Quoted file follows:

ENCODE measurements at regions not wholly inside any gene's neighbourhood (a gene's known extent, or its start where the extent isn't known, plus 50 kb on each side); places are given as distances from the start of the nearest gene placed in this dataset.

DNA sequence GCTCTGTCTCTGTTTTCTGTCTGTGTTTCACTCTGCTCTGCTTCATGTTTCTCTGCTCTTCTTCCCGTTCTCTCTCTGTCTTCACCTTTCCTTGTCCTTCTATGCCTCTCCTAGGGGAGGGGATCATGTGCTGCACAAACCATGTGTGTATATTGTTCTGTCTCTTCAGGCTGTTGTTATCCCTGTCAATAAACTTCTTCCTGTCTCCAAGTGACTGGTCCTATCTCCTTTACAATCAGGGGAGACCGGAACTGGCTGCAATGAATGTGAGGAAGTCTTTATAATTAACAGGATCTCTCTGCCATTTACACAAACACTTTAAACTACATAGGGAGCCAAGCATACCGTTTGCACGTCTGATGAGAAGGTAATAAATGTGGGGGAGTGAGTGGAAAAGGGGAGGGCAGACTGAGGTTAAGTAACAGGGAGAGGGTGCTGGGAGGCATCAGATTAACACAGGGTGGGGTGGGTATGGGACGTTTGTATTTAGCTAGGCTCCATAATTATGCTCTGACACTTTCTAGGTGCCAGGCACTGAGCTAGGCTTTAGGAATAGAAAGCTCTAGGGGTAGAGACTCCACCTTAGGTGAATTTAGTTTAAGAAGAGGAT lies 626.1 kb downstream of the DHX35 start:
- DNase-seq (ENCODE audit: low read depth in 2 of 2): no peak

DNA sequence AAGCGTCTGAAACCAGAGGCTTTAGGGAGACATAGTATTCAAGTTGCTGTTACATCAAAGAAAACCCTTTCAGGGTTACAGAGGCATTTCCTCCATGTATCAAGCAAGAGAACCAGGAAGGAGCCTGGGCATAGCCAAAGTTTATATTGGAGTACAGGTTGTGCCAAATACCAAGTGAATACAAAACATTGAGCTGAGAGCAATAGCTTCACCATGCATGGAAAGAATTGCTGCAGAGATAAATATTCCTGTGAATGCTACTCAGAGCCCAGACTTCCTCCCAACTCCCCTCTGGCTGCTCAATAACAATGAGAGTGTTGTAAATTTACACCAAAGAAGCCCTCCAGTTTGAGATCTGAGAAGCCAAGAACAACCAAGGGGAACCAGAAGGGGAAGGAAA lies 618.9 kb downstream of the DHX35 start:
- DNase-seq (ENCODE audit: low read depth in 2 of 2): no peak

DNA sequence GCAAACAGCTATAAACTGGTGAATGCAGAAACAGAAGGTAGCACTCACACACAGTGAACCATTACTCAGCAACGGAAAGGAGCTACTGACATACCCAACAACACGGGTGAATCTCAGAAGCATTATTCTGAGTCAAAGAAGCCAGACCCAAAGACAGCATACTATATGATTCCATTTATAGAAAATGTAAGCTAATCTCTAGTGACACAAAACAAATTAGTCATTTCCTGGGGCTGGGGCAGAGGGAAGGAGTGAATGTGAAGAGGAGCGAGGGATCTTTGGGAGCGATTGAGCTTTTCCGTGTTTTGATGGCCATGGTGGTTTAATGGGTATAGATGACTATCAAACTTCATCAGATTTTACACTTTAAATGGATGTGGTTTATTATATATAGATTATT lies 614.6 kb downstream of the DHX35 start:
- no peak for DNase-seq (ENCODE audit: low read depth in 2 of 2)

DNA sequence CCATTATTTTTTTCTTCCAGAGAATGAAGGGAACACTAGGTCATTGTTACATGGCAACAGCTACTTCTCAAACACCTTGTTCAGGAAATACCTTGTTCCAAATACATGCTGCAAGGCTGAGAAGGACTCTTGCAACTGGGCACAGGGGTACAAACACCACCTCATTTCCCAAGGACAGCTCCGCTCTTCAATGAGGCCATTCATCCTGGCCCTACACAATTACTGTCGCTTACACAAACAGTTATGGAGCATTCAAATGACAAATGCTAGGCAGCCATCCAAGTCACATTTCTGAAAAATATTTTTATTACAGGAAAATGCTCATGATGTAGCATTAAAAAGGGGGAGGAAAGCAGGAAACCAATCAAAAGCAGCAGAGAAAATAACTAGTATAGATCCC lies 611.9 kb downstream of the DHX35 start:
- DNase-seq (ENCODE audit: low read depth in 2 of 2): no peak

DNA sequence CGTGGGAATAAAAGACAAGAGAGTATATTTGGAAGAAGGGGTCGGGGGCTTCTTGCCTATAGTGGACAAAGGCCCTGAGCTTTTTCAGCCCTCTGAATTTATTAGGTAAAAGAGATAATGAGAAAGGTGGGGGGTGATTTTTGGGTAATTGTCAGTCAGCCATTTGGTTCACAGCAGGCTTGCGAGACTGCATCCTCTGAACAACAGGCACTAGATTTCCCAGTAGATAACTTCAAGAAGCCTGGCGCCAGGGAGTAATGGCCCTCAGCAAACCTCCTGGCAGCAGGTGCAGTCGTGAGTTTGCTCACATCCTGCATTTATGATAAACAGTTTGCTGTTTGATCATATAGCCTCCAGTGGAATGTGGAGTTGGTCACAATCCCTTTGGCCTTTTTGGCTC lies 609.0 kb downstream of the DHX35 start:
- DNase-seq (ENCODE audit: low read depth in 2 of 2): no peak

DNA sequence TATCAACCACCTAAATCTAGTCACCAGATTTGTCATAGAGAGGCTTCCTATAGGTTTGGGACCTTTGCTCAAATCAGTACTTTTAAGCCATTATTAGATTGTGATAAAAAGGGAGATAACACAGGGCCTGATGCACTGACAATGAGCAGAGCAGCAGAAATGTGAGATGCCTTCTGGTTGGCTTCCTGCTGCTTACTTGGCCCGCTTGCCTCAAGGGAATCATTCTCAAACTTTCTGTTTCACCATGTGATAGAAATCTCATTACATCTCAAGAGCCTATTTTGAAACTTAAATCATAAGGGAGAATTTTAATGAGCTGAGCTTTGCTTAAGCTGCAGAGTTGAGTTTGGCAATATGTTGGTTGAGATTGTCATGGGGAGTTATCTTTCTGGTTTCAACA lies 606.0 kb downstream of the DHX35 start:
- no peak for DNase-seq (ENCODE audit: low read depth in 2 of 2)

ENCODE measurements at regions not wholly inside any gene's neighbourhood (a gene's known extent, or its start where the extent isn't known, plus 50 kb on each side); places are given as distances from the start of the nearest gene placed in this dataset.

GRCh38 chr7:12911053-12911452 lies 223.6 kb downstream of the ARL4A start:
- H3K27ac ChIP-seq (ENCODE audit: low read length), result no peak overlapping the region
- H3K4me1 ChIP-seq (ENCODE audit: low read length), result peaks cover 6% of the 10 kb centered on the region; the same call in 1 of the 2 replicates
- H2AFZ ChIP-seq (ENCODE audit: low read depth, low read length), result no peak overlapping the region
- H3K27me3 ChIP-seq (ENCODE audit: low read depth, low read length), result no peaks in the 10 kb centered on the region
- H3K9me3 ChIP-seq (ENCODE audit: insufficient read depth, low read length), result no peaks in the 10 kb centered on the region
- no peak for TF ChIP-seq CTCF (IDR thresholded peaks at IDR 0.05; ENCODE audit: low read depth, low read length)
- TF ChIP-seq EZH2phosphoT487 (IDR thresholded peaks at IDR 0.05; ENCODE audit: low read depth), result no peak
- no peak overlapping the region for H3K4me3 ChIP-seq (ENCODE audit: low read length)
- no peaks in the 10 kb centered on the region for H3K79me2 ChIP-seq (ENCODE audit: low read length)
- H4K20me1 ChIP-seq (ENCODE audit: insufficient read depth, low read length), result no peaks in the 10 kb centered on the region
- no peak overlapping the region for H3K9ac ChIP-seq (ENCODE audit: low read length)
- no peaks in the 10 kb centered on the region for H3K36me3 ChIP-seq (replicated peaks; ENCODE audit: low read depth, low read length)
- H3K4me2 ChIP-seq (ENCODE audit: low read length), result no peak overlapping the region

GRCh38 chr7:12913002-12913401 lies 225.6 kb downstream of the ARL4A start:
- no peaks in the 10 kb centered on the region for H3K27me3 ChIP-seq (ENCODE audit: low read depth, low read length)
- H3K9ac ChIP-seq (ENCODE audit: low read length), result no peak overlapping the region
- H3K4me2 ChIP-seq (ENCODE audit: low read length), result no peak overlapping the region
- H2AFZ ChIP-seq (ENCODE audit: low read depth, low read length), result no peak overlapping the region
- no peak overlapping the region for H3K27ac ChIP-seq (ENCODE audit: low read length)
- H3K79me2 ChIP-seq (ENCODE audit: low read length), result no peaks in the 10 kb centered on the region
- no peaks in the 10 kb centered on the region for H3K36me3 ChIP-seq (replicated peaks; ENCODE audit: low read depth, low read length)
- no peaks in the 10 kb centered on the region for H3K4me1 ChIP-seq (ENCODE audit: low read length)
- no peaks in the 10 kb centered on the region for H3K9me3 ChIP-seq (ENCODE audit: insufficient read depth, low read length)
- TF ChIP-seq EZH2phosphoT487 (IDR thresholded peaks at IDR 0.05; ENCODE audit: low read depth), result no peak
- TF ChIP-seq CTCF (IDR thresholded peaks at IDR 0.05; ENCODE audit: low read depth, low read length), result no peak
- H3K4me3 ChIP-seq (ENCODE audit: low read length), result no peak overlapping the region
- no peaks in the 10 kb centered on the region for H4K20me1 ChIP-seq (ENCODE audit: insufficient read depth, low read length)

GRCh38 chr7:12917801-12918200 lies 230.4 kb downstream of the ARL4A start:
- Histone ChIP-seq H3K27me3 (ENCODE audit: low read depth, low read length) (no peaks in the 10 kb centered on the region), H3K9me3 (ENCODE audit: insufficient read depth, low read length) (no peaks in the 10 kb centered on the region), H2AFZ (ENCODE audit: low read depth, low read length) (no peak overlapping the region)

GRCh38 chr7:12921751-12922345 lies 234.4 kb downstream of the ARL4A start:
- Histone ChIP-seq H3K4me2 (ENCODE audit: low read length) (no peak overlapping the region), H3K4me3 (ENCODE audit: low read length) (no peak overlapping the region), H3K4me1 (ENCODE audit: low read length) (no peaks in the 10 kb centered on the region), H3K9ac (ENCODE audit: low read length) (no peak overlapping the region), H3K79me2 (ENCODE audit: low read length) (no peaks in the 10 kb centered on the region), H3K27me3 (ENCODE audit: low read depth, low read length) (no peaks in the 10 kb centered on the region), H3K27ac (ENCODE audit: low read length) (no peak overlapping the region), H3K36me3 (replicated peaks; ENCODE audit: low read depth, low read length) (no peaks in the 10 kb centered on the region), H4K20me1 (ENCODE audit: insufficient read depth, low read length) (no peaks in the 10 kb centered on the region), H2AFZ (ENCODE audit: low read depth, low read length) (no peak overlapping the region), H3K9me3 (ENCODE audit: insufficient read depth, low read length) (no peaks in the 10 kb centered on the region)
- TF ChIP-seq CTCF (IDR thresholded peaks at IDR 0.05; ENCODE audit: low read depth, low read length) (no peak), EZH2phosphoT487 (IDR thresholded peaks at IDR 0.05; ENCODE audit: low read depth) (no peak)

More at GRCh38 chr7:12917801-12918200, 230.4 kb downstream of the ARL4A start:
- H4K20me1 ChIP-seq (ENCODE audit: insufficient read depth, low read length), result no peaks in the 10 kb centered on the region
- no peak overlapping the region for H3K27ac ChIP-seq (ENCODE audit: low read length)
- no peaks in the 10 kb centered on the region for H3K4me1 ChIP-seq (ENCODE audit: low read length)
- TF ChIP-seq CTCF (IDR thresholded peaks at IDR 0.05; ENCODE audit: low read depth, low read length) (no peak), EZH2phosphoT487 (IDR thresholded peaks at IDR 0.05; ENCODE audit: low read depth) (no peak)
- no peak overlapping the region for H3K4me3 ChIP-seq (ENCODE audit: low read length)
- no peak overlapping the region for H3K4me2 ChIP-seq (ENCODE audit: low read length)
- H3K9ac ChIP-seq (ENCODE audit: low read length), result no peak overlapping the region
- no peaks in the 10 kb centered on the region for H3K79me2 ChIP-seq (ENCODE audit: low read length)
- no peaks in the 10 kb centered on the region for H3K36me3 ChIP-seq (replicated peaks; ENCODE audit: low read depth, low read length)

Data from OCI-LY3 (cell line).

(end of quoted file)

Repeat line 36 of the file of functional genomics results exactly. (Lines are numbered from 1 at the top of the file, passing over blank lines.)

- no peaks in the 10 kb centered on the region for H3K36me3 ChIP-seq (replicated peaks; ENCODE audit: low read depth, low read length)